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GEM’s Gems May 2014 – Don Crawford

May 1, 2014

The GEM’s Gem we are featuring this month is Don Crawford, who was recently promoted to Software Product Owner at Halliburton Energy Services Group’s Wireline and Perforating Solutions unit.

Don Crawford

Don Crawford

​Crawford, 32, was relocated to Houston and is in the process of developing an informational course based on his current role.

“My new role will pull from many of the new skills I have acquired through the GEM Program,” he said, “but beyond that, it has opened my world to new interests so strong that I consider changing my job with every new class. The research completed for my class projects has re-aligned my skill-set, which was previously very heavy technically, now including the business tools and relevant energy industry knowledge to create completely new career paths.”

Crawford is a member of Cohort IX and will graduate from the GEM Program in June. “The GEM program helped me learn skills beyond the coursework, which allowed me to better prepare for interviewing for my new job and for negotiating the salary,” Crawford added.

Briefly describe your current role and responsibilities?

I act as the main conduit between my team of software developers and the various stakeholders, end-users, engineers, and scientists. I translate the business need, the overall added value, and technology into specifications my team can understand and a ranked list of priorities driven by company objectives. I drive the evolution of the software beyond a reactive field tool towards a proactive and advanced component of the company with exciting added value.

What do you enjoy most about working in the energy industry? ​

The constant innovation and evolution of every aspect of the business keeps me learning new things and traveling around the world. Every conflict is really just a challenge, and every crisis a new way to test your metal.

How has the GEM program benefited you? ​

My new role will pull from many of the new skills I have acquired through the GEM Program. But beyond that, it has opened my world to new interests so strong that I consider changing my job with every new class. The research completed for my class projects has re-aligned my skill-set, which was previously very heavy technically, now including the business tools and relevant energy industry knowledge to create completely new career paths.

What are some of your favorite things to do during cohort weekends?

I may sound like a dork, but I look forward to meeting the new professors and guest lecturers. Since my recent transfer to Houston, I look forward to acting like a tourist now that I don’t live there.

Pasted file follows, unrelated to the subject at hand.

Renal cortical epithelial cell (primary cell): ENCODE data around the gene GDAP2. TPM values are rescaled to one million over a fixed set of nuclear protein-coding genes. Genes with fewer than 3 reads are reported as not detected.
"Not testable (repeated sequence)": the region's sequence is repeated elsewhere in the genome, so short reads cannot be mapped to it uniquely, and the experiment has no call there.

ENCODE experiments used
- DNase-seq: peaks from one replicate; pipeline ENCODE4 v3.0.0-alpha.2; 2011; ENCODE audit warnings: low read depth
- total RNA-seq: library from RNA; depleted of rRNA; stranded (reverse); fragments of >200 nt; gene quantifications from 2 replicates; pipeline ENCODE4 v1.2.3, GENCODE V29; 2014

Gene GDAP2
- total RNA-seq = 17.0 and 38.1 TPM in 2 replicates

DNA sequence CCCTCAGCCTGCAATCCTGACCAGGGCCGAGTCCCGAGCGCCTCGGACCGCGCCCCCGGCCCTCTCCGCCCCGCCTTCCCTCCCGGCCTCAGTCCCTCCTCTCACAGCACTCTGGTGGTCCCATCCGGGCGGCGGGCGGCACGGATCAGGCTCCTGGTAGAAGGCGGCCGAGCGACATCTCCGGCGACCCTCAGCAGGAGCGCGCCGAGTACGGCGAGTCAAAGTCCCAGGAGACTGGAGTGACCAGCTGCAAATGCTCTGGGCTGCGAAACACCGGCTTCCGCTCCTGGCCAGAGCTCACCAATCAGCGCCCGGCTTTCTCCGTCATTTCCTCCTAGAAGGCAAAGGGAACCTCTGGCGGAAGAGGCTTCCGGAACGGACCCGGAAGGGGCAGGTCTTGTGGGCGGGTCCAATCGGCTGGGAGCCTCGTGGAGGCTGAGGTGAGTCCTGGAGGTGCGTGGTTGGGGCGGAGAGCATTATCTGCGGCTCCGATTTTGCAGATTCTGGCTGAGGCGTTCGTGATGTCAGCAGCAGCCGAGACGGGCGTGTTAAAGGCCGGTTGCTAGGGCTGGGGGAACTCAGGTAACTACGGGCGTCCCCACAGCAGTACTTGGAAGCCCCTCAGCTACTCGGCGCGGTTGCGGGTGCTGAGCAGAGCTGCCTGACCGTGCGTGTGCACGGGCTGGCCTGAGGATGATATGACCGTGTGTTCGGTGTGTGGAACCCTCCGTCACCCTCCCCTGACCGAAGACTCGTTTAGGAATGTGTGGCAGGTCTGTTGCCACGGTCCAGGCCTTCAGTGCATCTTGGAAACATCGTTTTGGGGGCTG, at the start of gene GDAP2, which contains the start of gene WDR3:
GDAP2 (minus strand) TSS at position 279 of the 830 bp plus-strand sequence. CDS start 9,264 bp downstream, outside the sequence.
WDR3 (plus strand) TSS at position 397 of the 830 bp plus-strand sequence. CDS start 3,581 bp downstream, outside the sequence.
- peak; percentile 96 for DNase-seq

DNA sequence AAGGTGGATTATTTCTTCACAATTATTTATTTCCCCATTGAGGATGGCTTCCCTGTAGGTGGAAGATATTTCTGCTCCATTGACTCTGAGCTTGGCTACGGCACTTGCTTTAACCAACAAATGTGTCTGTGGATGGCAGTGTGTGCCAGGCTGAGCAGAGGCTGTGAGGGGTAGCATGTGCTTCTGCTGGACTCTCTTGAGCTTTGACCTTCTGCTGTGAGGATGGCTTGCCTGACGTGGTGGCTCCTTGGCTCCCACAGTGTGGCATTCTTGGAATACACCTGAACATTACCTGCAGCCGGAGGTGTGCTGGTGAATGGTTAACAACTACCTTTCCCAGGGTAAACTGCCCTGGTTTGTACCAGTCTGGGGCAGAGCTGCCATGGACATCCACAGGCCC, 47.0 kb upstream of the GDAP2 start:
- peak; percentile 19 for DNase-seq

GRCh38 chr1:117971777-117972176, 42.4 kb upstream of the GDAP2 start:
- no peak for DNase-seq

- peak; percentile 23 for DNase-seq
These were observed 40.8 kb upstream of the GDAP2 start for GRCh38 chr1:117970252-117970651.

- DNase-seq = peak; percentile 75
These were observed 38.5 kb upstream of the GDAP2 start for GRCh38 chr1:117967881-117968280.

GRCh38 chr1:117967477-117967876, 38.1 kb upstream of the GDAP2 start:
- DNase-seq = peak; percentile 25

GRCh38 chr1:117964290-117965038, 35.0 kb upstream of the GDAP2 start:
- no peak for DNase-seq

What are some of the things that you never forget to bring to cohort weekends? ​

I always forget not to bring my laptop. For work, a laptop is indispensable. But during GEM lectures I retain more from immediate social interaction with the class and lecturer which can often be impeded by electronic devices. This has the added benefit of limiting the work intrusions. The most useful tool in GEM is maintaining a mind free of expectations and bias. Every time I believe I might be able to ignore what I consider a small detail, inconsequential to the concinnity of the business, I end up having a large portion of a class which focuses on why that detail might be the most overlooked yet indispensable piece of the value chain.

Please share a story about GEM that will entertain other students.

Every class usually has a memorable comical aspect to the personal mannerisms of each lecturer. It really makes some of these very distinguished people seem much more approachable and human. Perhaps the most memorable is the classic (GEM professor) intro to every lecture, “GEM Students!” Without a doubt every time I meet someone new or run into someone from my cohort, this has become our greeting. If you have had his class you will understand and smile.

Why did you choose the GEM program at CU Denver?

When I was looking at graduate degrees, I was in a technical role which was typically filled by geologists, petrophysicts, and engineers. I had a BS degree which focused more on the computational aspects of biology research. At the time I was looking for something that would validate and accentuate my technical side. I even entertained the notion of pursuing either an MS in applied mathematics or a geology degree. Honestly, I had very little information on any graduate business degree with energy focus, and I truly had no clue that such a thing existed. Because I had a full-time job, I started frequenting websites and forums which discussed different online degrees. I realized that the amount of MBA or similar degrees that were offered online almost outweighed any other degree type. While humoring myself with aspirations in executive leadership, I came across a couple energy focused business degrees including GEM. The GEM Program was unique in the specialized courses, distinguished lecturers, and the scope of their view of the energy world.

 

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